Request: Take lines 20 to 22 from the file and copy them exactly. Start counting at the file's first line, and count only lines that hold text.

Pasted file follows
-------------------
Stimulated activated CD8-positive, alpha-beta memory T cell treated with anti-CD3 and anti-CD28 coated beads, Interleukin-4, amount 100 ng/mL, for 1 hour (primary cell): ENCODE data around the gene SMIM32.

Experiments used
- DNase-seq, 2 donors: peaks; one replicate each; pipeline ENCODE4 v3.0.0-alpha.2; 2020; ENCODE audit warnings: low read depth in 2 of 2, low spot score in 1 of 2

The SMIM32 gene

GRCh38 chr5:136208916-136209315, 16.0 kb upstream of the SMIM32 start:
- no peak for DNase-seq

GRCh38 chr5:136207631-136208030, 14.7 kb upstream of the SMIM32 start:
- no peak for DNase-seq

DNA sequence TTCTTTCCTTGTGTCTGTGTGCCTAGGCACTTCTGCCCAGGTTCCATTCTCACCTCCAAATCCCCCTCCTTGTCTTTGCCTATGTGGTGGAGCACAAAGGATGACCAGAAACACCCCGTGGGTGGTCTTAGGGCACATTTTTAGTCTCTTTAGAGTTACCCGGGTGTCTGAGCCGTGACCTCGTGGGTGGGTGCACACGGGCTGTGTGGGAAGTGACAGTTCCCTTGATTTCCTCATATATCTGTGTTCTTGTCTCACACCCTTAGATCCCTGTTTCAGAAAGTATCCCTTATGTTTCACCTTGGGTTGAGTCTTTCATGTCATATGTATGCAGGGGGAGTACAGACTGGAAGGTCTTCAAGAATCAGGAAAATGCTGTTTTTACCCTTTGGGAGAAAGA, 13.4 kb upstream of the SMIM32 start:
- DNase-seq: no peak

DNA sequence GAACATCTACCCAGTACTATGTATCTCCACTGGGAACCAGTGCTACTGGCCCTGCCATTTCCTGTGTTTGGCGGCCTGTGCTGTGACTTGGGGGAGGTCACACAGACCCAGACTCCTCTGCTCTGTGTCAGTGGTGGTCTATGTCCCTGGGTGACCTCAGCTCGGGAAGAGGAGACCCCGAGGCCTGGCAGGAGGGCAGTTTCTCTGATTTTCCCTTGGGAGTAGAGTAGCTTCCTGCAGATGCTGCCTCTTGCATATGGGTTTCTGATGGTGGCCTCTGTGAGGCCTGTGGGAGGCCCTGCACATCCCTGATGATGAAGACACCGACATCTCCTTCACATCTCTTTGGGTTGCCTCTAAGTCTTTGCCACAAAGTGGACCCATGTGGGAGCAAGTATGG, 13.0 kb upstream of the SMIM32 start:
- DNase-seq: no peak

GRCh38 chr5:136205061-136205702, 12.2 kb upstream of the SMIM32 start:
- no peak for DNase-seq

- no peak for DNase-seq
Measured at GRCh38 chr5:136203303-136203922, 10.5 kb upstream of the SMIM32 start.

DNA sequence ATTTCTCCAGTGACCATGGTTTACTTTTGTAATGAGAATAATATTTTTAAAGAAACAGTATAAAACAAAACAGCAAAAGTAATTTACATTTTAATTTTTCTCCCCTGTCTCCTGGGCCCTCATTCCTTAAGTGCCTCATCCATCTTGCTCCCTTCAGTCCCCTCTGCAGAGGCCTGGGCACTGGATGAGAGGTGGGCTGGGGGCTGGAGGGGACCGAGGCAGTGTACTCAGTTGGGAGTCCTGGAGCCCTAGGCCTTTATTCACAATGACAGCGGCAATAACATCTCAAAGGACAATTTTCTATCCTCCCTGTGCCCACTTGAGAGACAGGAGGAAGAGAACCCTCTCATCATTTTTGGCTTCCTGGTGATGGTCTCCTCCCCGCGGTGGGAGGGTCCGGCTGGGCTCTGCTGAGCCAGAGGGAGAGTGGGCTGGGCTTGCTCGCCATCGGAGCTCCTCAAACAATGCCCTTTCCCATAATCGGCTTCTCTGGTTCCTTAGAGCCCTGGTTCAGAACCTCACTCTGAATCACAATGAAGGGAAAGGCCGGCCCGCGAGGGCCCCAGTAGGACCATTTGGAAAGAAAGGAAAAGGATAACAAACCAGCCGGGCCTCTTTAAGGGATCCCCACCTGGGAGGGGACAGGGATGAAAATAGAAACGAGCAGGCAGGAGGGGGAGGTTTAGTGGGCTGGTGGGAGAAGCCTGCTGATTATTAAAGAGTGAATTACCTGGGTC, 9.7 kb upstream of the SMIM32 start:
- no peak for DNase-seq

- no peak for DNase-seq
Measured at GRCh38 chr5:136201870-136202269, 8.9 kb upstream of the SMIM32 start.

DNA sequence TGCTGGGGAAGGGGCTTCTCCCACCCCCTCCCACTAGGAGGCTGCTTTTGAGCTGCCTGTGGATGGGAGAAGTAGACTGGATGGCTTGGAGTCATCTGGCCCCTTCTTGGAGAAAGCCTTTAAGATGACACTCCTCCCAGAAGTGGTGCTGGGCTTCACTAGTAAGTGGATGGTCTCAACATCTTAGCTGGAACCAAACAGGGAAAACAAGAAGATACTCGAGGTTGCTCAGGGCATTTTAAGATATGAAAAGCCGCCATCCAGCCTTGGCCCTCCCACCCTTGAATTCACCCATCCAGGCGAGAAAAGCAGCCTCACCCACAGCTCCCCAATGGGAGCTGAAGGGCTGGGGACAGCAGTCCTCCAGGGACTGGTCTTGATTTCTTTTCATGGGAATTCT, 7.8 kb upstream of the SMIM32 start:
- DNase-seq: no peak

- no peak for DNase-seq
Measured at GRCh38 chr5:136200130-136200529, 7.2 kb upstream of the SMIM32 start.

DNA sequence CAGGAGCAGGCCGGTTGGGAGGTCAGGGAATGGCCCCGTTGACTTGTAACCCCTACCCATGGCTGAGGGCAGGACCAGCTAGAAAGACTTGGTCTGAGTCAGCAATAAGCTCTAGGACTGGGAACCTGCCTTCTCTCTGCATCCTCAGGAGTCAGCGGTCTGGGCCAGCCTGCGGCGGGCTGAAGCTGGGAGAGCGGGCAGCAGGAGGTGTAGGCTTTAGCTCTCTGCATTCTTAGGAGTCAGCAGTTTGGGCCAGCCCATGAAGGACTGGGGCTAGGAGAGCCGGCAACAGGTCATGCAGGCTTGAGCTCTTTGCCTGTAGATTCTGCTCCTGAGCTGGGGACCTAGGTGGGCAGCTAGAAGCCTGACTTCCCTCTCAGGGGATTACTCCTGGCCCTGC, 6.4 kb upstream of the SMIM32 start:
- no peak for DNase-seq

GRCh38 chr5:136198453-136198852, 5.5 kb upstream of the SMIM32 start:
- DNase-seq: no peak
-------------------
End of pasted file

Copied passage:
Measured at GRCh38 chr5:136201870-136202269, 8.9 kb upstream of the SMIM32 start.

DNA sequence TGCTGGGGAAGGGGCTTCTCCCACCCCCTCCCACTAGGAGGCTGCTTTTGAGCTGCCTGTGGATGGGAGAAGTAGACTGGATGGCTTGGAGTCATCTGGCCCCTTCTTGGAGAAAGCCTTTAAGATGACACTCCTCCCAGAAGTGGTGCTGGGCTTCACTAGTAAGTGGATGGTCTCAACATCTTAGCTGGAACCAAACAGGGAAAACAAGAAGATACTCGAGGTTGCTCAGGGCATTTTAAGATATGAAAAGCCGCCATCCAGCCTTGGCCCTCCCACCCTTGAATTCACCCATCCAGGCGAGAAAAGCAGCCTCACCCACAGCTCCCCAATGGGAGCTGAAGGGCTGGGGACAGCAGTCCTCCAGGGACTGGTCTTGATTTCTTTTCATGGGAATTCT, 7.8 kb upstream of the SMIM32 start:
- DNase-seq: no peak